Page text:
Promoting creativity and innovation through education and training
Creativity and innovation are considered crucial tools for growth and sustainable development. Education and training are seen to contribute to the promotion of these capacities. Hence, further action is needed both at the national and EU level to incorporate creativity and innovation into lifelong learning.
Conclusions of the Council and of the Representatives of the Governments of the Member States, meeting within the Council of 22 May 2008 on promoting creativity and innovation through education and training [Official Journal C 141 of 7.6.2008].
The ‘Education and Training 2010’ work programme promotes the common European objectives of quality, access and openness to the wider world. Since creativity and innovation are also relevant for dealing with global challenges, they should be incorporated into the future framework of European cooperation in the education field. Education and training can develop creative and innovative capacities, which in turn contribute to sustainable economic and social development in Europe.
The 2006 Recommendation on key competences for lifelong learning lists eight competences that contain skills relevant for creativity and innovation. Among them, the abilities to see change as an opportunity, to be open to new ideas and to respect others’ values are particularly important. Inclusive education policies that promote tolerance and understanding should be designed in order to turn multiculturalism into an asset for creativity, innovation and growth.
New research is needed to identify, measure and document learning outcomes, especially on soft skills like creative and innovative capacities. In addition, to promote these capacities, substantive data need to be presented to policy-makers. The contribution of the EU in this process must also be considered.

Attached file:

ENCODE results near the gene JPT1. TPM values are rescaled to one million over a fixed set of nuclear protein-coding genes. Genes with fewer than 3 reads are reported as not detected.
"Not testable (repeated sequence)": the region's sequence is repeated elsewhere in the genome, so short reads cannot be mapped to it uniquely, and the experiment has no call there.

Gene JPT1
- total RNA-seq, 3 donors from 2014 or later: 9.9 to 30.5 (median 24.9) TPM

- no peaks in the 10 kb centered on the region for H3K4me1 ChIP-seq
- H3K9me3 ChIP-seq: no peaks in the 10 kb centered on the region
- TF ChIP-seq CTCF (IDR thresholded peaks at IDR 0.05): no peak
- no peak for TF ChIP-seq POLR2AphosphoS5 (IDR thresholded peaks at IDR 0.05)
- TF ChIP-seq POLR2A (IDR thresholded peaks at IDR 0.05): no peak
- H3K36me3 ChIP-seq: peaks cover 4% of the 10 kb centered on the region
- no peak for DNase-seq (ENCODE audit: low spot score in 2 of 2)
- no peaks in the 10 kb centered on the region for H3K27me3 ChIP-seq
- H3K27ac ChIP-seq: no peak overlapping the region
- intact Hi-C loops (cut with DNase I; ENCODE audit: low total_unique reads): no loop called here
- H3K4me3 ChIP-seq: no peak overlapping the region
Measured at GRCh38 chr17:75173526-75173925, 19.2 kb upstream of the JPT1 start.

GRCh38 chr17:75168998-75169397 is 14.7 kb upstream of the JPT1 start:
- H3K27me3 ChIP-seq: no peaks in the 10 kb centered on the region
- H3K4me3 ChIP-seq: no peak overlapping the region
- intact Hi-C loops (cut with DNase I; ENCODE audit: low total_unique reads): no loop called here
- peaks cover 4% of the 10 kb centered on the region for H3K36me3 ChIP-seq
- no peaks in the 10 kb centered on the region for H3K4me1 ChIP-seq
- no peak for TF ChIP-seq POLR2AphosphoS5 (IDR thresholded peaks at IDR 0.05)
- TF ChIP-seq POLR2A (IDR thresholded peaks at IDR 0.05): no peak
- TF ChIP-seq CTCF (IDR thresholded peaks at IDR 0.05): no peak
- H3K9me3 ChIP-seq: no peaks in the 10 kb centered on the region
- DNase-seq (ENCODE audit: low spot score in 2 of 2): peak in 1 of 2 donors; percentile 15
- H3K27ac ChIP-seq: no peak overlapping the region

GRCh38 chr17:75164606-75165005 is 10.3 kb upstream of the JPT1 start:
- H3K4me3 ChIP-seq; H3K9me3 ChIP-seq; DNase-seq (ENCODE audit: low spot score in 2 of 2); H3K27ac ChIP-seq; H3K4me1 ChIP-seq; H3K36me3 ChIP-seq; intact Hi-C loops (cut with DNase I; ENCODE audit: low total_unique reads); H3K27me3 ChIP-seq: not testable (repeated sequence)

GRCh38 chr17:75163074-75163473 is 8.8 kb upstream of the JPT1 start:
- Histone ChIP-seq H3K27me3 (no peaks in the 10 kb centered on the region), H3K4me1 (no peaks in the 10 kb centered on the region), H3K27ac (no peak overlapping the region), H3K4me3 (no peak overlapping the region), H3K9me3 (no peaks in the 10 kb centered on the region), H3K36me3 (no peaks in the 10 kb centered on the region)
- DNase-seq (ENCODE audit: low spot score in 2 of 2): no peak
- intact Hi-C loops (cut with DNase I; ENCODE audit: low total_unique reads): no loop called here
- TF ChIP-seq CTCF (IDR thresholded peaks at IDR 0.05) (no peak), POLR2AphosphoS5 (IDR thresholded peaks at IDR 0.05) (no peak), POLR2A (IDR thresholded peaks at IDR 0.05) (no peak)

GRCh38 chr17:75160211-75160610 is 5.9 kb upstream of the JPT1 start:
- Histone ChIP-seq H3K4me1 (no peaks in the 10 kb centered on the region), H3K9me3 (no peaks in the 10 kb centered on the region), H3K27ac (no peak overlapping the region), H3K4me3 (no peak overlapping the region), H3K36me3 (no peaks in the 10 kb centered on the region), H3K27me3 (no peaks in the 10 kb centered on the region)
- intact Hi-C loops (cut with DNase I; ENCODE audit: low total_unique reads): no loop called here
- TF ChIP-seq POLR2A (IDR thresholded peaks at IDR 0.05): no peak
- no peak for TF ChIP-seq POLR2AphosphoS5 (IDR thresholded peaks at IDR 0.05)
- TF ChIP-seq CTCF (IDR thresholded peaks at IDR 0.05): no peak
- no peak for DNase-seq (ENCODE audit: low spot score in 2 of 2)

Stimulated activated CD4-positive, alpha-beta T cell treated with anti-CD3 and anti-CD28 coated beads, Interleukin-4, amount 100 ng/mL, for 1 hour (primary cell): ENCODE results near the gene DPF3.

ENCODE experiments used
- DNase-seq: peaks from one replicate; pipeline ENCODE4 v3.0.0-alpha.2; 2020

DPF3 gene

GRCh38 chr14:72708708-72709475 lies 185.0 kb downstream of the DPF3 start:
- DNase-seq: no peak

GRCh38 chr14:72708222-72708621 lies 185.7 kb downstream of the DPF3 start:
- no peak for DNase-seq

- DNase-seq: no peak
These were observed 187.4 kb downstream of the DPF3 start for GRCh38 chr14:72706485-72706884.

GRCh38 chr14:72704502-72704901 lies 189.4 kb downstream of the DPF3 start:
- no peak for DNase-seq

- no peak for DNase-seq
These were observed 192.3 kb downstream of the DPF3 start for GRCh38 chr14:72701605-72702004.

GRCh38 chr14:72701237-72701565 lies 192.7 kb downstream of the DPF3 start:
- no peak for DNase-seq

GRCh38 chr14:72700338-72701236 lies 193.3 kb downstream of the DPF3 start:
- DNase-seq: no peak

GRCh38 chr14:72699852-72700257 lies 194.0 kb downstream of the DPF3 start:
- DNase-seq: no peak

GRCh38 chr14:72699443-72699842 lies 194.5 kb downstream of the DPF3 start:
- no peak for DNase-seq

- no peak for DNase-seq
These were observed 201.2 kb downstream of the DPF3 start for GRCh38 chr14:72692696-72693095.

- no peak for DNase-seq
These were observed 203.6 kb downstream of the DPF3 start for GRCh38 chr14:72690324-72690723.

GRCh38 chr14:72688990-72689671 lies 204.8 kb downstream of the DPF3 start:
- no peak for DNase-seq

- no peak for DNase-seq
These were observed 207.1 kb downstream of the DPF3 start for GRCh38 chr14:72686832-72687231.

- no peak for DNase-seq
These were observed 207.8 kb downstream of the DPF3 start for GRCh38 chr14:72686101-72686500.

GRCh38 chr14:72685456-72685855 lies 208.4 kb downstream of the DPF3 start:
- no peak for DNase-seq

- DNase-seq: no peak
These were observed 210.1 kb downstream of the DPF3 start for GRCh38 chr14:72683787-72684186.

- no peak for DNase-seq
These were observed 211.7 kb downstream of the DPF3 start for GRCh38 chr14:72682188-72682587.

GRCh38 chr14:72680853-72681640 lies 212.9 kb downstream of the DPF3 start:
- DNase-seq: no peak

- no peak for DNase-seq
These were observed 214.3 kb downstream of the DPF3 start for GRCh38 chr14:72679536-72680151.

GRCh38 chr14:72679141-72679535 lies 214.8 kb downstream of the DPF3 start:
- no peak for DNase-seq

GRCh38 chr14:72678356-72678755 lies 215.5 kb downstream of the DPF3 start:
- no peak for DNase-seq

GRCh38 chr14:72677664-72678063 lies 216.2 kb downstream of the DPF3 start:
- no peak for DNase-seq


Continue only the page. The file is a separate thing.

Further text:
Consequently, the Member States are called upon to:
- promote the incorporation of creativity and innovation at all levels of education and training;
- support the professional development of teachers as mediators of creativity and innovation;
- encourage the development of a learning culture where networks and partnerships between educational institutions and related bodies are forged with the corporate sector.
It is suggested that both the Member States and the Commission:
- consider complementing the objectives of European cooperation in education with the promotion of creative and innovative capacity, and supporting the implementation of the 2006 Recommendation on key competencies for lifelong learning;
- develop environments that favour creativity and innovation by promoting multi-level cooperation, intercultural dialogue and cultural production;
- promote creativity and innovation in collaboration with appropriate international organisations, such as the Council of Europe, Unesco and the OECD;
- promote the development, exchange and dissemination of good practice on evidence-based education policies relating to creative and innovative skills;
- promote creativity and innovation at all stages of lifelong learning through the EU programmes and instruments.
Finally, the Commission is called upon to:
- support relevant research, analysis and exchange of data on the promotion of creative and innovative capacity through education and training;
- incorporate the development of creative and innovative capacity through education and training into the European education cooperation beyond 2010 and the broad-based European innovation policy.
These conclusions build upon the outcomes of the Conference on Promoting Innovation and Creativity: Schools’ Response to the Challenges of Future Societies of 9-10 April 2008 and on the political background set out in the Annex to these conclusions. The latter includes notably the Council conclusions of 4 December 2006 on a Broad-based Innovation Strategy: Strategic Priorities for Innovation at EU level, which were based on the Commission Communication COM(2006) 502 of 13 September 2006 on a European innovation strategy. These perceive education as one of the pre-conditions for innovation, indicating the importance of supporting the development of talent and creativity from an early age through education.
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